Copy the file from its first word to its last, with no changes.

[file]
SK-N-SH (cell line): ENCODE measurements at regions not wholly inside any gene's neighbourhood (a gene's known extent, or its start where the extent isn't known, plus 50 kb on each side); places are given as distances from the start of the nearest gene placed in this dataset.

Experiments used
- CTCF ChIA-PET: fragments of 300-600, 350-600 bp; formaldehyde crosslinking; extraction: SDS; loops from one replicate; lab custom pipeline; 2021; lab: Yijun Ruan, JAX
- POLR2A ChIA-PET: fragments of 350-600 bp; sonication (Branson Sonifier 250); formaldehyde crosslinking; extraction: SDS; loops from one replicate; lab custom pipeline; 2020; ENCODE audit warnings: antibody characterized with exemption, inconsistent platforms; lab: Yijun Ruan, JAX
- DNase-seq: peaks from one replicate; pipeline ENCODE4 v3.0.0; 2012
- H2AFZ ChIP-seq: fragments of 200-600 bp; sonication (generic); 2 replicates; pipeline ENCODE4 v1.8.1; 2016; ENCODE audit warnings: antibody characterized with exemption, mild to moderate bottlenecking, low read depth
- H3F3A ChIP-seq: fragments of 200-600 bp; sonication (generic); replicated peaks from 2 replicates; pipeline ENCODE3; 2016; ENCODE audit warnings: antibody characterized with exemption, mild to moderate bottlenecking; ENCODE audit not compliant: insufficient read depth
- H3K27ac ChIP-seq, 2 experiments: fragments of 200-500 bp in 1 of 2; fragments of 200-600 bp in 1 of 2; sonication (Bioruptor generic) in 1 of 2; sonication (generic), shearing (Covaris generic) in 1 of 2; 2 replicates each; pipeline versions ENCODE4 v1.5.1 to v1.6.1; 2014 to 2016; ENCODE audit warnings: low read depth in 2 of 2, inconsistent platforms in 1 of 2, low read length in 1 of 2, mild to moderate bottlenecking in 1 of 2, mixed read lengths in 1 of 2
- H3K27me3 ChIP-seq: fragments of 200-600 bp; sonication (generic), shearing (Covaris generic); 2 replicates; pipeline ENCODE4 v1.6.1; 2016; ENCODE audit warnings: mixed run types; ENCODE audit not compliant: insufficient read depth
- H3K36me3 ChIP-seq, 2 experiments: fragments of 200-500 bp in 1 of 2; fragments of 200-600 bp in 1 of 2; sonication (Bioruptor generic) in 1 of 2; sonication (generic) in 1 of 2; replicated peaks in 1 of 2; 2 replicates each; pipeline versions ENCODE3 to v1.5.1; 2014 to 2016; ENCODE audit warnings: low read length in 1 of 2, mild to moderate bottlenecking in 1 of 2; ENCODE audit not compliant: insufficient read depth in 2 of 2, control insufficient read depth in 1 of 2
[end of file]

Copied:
SK-N-SH (cell line): ENCODE measurements at regions not wholly inside any gene's neighbourhood (a gene's known extent, or its start where the extent isn't known, plus 50 kb on each side); places are given as distances from the start of the nearest gene placed in this dataset.

Experiments used
- CTCF ChIA-PET: fragments of 300-600, 350-600 bp; formaldehyde crosslinking; extraction: SDS; loops from one replicate; lab custom pipeline; 2021; lab: Yijun Ruan, JAX
- POLR2A ChIA-PET: fragments of 350-600 bp; sonication (Branson Sonifier 250); formaldehyde crosslinking; extraction: SDS; loops from one replicate; lab custom pipeline; 2020; ENCODE audit warnings: antibody characterized with exemption, inconsistent platforms; lab: Yijun Ruan, JAX
- DNase-seq: peaks from one replicate; pipeline ENCODE4 v3.0.0; 2012
- H2AFZ ChIP-seq: fragments of 200-600 bp; sonication (generic); 2 replicates; pipeline ENCODE4 v1.8.1; 2016; ENCODE audit warnings: antibody characterized with exemption, mild to moderate bottlenecking, low read depth
- H3F3A ChIP-seq: fragments of 200-600 bp; sonication (generic); replicated peaks from 2 replicates; pipeline ENCODE3; 2016; ENCODE audit warnings: antibody characterized with exemption, mild to moderate bottlenecking; ENCODE audit not compliant: insufficient read depth
- H3K27ac ChIP-seq, 2 experiments: fragments of 200-500 bp in 1 of 2; fragments of 200-600 bp in 1 of 2; sonication (Bioruptor generic) in 1 of 2; sonication (generic), shearing (Covaris generic) in 1 of 2; 2 replicates each; pipeline versions ENCODE4 v1.5.1 to v1.6.1; 2014 to 2016; ENCODE audit warnings: low read depth in 2 of 2, inconsistent platforms in 1 of 2, low read length in 1 of 2, mild to moderate bottlenecking in 1 of 2, mixed read lengths in 1 of 2
- H3K27me3 ChIP-seq: fragments of 200-600 bp; sonication (generic), shearing (Covaris generic); 2 replicates; pipeline ENCODE4 v1.6.1; 2016; ENCODE audit warnings: mixed run types; ENCODE audit not compliant: insufficient read depth
- H3K36me3 ChIP-seq, 2 experiments: fragments of 200-500 bp in 1 of 2; fragments of 200-600 bp in 1 of 2; sonication (Bioruptor generic) in 1 of 2; sonication (generic) in 1 of 2; replicated peaks in 1 of 2; 2 replicates each; pipeline versions ENCODE3 to v1.5.1; 2014 to 2016; ENCODE audit warnings: low read length in 1 of 2, mild to moderate bottlenecking in 1 of 2; ENCODE audit not compliant: insufficient read depth in 2 of 2, control insufficient read depth in 1 of 2